Instant Talaq is something which has its genesis is women being divorced through SMS or over a mere phone call. This instant talaq is essentially ‘Talaq-ul-bidat or Talaq-e-biddah’. ‘Biddah’ means innovation and essentially all Muslims are advised against introducing ‘biddahs’ in their religion. This practice of talaq was first promoted by Caliph Umar, and is staunchly opposed by all the petitioners who have approached the Supreme Court for a reform in the case of triple talaq.6. Instant Divorce Banned in 20 countries
The practice of instant divorce is already banned in 20 Muslim-majority countries, including Pakistan. Pakistan in 1961 passed the Muslim Family Laws Ordinance which states if a man wishes to divorce his wife, talaq needs to be pronounced and the state gives a written notice and an arbitration council follows. If individuals try to bypass the legislation, they will have to face imprisonment. Morocco is another country where a major population is Muslim.
The Moudawana or Moroccan Family Code was passed in 2004. This code put the husband and wife on the same footing, prohibiting the unilateral pronouncement of divorce except when it is under supervision. Like this country, Algeria, Indonesia, Iran and Tunisia have similar legislations that do not recognise divorce granted by the husband unilaterally. The aim is to compel parties to resort to the court of law. In Pakistan and Bangladesh, talaq ul bidat was banned in 1961. In Algeria, divorce can be established by a court. Malaysia requests court or qazi mediation before divorce is granted. Countries that do not follow instant divorce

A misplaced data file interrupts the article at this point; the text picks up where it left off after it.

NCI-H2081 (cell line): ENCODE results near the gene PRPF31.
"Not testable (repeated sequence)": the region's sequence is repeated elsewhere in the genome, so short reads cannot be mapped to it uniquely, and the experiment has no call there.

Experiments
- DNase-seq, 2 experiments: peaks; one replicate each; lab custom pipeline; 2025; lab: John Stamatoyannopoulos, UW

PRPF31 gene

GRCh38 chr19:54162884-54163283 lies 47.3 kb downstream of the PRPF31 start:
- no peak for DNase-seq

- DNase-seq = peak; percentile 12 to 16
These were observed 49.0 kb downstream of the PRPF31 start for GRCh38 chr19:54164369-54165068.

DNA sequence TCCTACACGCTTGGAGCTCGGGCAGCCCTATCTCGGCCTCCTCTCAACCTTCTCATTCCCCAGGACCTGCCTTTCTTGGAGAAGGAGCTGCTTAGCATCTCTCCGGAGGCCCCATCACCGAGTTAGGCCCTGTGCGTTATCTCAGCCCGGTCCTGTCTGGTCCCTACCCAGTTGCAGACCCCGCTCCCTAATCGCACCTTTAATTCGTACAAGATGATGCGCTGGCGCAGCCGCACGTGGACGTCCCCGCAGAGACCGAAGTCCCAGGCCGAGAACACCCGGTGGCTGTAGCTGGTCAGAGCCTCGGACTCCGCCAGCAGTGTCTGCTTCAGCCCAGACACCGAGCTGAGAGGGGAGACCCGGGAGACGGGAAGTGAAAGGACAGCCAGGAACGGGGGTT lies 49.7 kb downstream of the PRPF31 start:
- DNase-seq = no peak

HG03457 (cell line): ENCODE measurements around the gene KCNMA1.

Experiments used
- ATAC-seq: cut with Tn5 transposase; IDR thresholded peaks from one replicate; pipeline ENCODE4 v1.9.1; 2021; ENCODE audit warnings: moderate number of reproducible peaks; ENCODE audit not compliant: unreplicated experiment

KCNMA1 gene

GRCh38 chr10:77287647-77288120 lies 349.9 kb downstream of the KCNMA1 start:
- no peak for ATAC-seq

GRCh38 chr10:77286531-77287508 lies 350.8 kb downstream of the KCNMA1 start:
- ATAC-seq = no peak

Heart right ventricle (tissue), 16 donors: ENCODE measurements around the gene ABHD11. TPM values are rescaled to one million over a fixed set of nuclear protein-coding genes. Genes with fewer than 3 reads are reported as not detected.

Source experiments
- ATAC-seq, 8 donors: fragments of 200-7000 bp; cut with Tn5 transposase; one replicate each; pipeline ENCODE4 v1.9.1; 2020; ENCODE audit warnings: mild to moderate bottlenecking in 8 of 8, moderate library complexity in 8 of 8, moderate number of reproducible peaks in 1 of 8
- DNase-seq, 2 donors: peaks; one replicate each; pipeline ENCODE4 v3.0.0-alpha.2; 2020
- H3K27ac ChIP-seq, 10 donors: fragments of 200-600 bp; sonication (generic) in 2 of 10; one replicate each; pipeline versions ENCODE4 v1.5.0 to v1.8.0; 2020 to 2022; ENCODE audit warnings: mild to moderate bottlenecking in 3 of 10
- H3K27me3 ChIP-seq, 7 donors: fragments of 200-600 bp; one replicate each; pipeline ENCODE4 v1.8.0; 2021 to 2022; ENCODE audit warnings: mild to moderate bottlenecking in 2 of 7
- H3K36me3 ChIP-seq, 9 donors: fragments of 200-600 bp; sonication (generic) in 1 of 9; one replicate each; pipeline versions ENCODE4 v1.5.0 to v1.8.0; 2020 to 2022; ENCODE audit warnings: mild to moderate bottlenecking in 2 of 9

Cyprus, Syria, Jordan, Egypt, Tunisia, Algeria, Iraq, Indonesia, UAE, Brunei, Malaysia, Iran, Turkey, Sri Lanka, Bangladesh, Pakistan7. Triple Talaq: The Social Implications
On 22 August 2017, the Indian Supreme Court struck down instant triple talaq (talaq-e-biddat) and termed it unconstitutional. Three judges on the five judge Constitution bench decided against triple talaq while two ruled in favour. Following triple talaq, the recommended practice, has a waiting period was required before each pronouncement of talaq, during which reconciliation is attempted. However, it had become common to make all three pronouncements in one sitting. While the practice was frowned upon, it was not prohibited. A divorced woman might not remarry her divorced husband unless she first married another man, a practice called Nikah Halala. 8. Multi Faith Bench Decides
A multi-faith bench heard the controversial Triple Talaq case in 2017. Though 2 judges upheld validity of Triple Talaq (Talaq-e-Biddah), the three other judges held that it was unconstitutional, thus barring the practice by 3:2 majority. The bench asked the Central government to promulgate legislation within six months to govern marriage and divorce in the Muslim community. The court said that until the government formulates a law regarding Triple Talaq, there would be an injunction against husbands pronouncing triple talaq on their wives.
The sensitive issue is being heard by a multi-faith bench made up of five judges–a Hindu, a Sikh, a Christian, a Zoroastrian and one Muslim. The bench combined several petitions from Muslim women and rights groups into one to examine the issue.